The peaches and nectarines are sold as a bulk retail produce item with PLU sticker (PLU# 4044, 3035, 4378) showing Chile as the country of origin. The peaches, nectarines and plums sold at ALDI are packaged in a 2-lb., bag with the brand Rio Duero, EAN# 7804650090281, 7804650090298, 7804650090304. The nectarines sold at Costco are packaged in a 4-lb., plastic clamshell with the brand Rio Duero, EAN# 7804650090212.

      What to do

      Consumers who purchased the recalled products should return them to the place of purchase for a full refund.

      Consumers with questions may contact the company at (914) 964-5900 or by email ast compliance@jacvandenberg.com.

      Jac. Vandenberg, Inc., of Yonkers, N.Y., is recalling 1,727 cartons of fresh peaches, 1,207 cartons of fresh nectarines and 365 cartons of fresh plums....
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      Whole Foods recalls foods containing baby spinach

      The products may be contaminated with Salmonella

      Whole Foods Market is recalling various prepared foods items in eight states containing baby spinach following an earlier recall by Satur Farms.

      The products, which were sold through January 23, 2019, may be contaminated with Salmonella.

      No illnesses have been reported at this time.

      The following products, labeled with a Whole Foods Market scale label, are being recalled:

      Product

      Product Code 

      begins with)

      Sell by

      Affected

      States

      Chicken

      Florentine

      Panini

      02652491.26.19

      CT, MA

      ME, NH, RI

      Golden Beet

      & Tangerine Salad

      02766511.26.19

      CT, MA

      ME, NH, RI

      Locavore Cheese

      Steak Wrap

      02888331.26.19

      CT, MA

      ME, NH, RI

      Mediterranean

      Stuffed Salmon

      02766401.26.19

      CT, MA

      ME, NH, RI

      Quinoa with Dark

      Leafy Greens

      02766521.26.19

      CT, MA

      ME, NH, RI

      Roasted

      Vegetables

      Panini

      02866681.26.19

      CT, MA

      ME, NH, RI

      Salad Spring

      Berry Power

      02617021.26.19

      CT, MA

      ME, NH, RI

      Smoked Turkey with

      Apple & Cheddar

      Sandwich

      02894361.26.19

      CT, MA

      ME, NH, RI

      Spinach and Vegetable

      Quinoa Salad

      02874101.26.19

      CT, MA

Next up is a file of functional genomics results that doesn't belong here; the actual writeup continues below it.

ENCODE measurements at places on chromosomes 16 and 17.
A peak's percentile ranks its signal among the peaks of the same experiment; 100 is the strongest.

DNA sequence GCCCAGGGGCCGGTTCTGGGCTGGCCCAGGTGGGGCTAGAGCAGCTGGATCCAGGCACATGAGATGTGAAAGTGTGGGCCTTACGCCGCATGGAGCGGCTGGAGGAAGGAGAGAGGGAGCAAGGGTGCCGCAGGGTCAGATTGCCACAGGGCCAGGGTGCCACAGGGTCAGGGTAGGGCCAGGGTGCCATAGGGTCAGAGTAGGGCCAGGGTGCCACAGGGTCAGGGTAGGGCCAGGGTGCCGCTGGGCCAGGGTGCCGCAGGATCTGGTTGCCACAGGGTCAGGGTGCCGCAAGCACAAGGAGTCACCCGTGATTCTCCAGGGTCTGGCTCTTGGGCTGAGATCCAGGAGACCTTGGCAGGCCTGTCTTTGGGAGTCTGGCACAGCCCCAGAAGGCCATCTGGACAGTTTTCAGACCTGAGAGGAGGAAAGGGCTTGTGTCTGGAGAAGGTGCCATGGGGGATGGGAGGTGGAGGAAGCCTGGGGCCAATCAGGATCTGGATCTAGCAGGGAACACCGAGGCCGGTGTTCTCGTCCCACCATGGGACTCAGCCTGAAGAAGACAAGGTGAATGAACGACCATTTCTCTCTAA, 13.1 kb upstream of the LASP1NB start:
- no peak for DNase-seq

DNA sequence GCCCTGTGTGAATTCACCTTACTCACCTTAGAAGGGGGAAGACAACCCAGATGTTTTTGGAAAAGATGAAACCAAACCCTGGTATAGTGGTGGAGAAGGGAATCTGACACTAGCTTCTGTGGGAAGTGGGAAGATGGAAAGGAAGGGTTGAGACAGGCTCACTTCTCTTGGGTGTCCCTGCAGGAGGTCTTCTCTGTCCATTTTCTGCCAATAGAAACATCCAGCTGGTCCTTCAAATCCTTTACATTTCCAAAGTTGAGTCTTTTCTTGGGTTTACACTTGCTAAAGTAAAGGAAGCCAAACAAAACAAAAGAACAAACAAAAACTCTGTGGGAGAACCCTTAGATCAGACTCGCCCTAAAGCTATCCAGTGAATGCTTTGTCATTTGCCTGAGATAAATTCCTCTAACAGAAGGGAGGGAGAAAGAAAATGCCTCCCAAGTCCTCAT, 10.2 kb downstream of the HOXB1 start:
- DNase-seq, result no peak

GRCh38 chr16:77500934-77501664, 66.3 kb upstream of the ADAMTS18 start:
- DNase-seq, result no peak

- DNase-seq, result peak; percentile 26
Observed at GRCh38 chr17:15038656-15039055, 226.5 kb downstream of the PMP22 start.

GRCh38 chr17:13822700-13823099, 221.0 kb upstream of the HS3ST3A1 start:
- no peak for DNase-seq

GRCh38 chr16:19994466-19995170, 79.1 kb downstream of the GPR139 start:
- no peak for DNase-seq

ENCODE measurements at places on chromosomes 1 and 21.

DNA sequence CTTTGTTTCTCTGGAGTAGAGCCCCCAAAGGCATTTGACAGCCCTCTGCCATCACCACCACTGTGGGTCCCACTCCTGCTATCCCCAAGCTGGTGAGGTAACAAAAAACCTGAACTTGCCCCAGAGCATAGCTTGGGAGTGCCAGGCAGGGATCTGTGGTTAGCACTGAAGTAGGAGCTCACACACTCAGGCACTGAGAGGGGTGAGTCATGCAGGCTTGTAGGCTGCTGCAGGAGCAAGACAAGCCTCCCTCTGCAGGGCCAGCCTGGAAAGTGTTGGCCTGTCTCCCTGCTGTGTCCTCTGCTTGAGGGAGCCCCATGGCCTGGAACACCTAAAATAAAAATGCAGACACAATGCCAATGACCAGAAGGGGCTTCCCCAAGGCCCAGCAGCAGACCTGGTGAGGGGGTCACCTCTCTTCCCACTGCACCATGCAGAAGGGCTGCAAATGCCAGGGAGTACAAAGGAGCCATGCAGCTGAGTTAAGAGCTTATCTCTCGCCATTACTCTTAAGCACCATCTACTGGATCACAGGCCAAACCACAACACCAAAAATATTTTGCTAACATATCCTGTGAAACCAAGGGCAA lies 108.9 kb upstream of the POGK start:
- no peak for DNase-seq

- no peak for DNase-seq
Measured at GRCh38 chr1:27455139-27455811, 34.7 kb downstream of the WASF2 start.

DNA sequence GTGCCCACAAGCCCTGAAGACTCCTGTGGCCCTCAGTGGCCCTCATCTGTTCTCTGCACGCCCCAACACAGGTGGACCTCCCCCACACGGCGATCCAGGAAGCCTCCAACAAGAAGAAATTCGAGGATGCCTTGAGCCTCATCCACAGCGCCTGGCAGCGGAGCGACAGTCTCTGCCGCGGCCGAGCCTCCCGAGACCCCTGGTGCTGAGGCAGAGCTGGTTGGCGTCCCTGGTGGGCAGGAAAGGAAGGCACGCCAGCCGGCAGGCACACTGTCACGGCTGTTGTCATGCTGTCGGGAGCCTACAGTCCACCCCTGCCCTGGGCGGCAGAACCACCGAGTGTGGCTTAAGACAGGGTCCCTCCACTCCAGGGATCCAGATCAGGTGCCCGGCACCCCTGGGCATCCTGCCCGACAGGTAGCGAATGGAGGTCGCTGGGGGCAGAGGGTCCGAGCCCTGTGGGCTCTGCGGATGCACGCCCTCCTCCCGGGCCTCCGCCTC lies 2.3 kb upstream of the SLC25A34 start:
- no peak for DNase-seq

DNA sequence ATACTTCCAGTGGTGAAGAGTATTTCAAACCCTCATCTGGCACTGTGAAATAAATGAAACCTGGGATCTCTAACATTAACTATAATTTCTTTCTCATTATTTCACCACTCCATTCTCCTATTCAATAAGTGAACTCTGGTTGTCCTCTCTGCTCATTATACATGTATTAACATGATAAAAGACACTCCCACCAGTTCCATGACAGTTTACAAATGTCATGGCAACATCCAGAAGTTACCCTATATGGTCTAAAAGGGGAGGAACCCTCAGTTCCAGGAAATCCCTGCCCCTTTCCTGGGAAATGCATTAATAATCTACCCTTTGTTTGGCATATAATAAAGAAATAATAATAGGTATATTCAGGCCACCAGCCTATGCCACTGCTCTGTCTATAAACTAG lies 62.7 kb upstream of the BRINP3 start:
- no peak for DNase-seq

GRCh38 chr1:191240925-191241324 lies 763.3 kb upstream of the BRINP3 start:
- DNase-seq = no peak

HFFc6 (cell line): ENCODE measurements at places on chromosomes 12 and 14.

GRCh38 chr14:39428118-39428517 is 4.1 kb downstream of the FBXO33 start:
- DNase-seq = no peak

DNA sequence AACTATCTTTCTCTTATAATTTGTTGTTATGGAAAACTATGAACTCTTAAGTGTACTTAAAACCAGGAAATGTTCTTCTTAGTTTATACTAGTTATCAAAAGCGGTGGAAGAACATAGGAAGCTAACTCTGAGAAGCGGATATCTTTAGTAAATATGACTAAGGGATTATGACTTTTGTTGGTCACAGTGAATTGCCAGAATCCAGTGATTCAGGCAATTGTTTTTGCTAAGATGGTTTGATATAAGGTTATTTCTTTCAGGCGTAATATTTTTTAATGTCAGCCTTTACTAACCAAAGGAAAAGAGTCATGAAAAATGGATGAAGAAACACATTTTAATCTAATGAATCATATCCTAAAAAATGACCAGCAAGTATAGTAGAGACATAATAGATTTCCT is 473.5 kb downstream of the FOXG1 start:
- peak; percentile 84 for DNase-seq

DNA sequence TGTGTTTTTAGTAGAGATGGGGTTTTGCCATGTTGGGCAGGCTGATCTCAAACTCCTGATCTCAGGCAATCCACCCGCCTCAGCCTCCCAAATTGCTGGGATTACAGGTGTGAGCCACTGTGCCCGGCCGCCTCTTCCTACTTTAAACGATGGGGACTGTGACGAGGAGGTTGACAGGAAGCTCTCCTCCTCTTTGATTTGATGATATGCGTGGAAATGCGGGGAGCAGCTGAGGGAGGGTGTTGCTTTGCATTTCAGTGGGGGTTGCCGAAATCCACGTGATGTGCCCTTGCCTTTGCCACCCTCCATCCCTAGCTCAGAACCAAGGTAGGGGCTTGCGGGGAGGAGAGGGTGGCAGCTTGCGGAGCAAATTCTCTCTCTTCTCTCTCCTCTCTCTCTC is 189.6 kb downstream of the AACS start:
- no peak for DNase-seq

ME, NH, RI

      Spinach Ravioli Salad with

      Lemon, Tomato

      and Parmesan CC

      02622161.26.19

      CT, MA

      ME, NH, RI

      Strawberry Balsamic

      Quinoa CC

      02262151.26.19

      CT, MA

      ME, NH, RI

      Tofu Shawarma

      Wrap

      02259381/26/2019

      CT, MA

      ME, NH, RI

      Turkey Avocado Sandwich

      (Turkado Sandwich)

      02685061.26.19

      CT, MA

      ME, NH, RI

      Turkey with Spinach

      & Feta Sandwich

      02781311.26.19

      CT, MA

      ME, NH, RI

      Vegan Spinach Almond

      Ricotta Pizza

      02899271.26.19

      CT, MA

      ME, NH, RI

      Chicken Cordon

      Blue Panini

      02364891.26.19

      CT

      NJ, NY

      New England Cranberry

      Turkey Sandwich

      02365431.26.19

      CT

      NJ, NY

      Paleo Mediterranean

      Tuna Salad

      02787861.26.19

      CT

      NJ, NY

      Spinach, Sauteed

      with Garlic CC

      02622081.26.19

      CT

      NJ, NY

      Avocado Dragon

      Ball Bowl

      02399991.26.19FL

      Bistro Pasta

      Salad

      02702651.26.19FL

      Breakfast Sandwich

      Platter

      02890621.26.19FL

      Chicken Enchiladas

      Dinner

      02680151.26.19FL

      Cilantro & Lime

      Chicken Burrito

      02708781.26.19FL

      Coconut Kiwi

      Butter Bowl

      02514131.26.19FL

      Egg White &

      Spinach Breakfast

      02769831.26.19FL

      Egg White

      Burrito

      02768291.26.19FL

      Eggplant

      Rolantini

      02708711.26.19FL

      Focaccia Vegetable

      Pesto Sandwich

      02606461.26.19FL

      Goat Cheese Salad With

      Mandarin Orange &

      Candied Cashews

      02726811.26.19FL

      I Yam What

      I Yam Bowl

      02519861.26.19FL

      Large Brasserie

      Cheese Goat Salad

      02726801.26.19FL

      Large Goat

      Cheese Green Salad

      02891431.26.19FL

      Large Spinach

      & Mushroom Salad

      02720611.26.19FL

      Maple Glazed

      Acorn Squash

      02840711.26.19FL